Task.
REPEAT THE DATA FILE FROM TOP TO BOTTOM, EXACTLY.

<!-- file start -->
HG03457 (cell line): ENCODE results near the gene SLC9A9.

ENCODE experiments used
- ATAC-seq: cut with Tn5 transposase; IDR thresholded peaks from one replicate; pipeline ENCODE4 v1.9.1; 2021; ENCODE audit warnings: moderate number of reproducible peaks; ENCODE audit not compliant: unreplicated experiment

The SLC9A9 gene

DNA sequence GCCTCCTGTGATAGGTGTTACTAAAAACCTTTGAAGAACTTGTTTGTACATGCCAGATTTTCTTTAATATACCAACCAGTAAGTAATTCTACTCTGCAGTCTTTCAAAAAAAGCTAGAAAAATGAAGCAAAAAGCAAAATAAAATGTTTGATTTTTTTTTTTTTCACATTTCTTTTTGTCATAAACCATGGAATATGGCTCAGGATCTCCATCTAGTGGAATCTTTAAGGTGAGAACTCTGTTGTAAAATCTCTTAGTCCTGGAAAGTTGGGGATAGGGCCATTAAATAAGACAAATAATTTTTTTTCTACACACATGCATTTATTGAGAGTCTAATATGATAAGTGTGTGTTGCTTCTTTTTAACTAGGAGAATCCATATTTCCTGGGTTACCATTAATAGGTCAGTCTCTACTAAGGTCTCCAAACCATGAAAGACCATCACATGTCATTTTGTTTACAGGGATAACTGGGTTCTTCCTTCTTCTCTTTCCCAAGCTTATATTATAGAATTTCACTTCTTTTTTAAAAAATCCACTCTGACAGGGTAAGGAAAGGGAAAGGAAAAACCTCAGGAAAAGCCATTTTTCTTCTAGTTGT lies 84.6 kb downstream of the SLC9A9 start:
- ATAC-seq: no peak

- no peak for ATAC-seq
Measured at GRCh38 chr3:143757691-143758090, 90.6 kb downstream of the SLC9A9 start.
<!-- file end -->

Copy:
HG03457 (cell line): ENCODE results near the gene SLC9A9.

ENCODE experiments used
- ATAC-seq: cut with Tn5 transposase; IDR thresholded peaks from one replicate; pipeline ENCODE4 v1.9.1; 2021; ENCODE audit warnings: moderate number of reproducible peaks; ENCODE audit not compliant: unreplicated experiment

The SLC9A9 gene

DNA sequence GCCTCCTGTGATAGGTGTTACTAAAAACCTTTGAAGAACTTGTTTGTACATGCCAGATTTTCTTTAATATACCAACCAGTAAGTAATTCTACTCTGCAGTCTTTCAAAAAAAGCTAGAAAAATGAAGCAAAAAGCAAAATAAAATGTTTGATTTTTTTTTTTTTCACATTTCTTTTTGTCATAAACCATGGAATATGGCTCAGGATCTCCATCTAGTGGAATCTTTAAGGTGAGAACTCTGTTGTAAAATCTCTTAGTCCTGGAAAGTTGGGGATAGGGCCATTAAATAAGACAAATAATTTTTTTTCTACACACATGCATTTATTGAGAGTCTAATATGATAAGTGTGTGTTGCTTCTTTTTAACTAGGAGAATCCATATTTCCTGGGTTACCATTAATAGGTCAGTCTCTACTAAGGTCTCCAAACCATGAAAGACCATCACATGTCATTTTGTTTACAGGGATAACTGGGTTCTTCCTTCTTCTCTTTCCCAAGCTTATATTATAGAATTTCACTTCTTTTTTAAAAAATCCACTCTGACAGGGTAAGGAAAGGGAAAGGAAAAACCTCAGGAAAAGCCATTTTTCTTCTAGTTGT lies 84.6 kb downstream of the SLC9A9 start:
- ATAC-seq: no peak

- no peak for ATAC-seq
Measured at GRCh38 chr3:143757691-143758090, 90.6 kb downstream of the SLC9A9 start.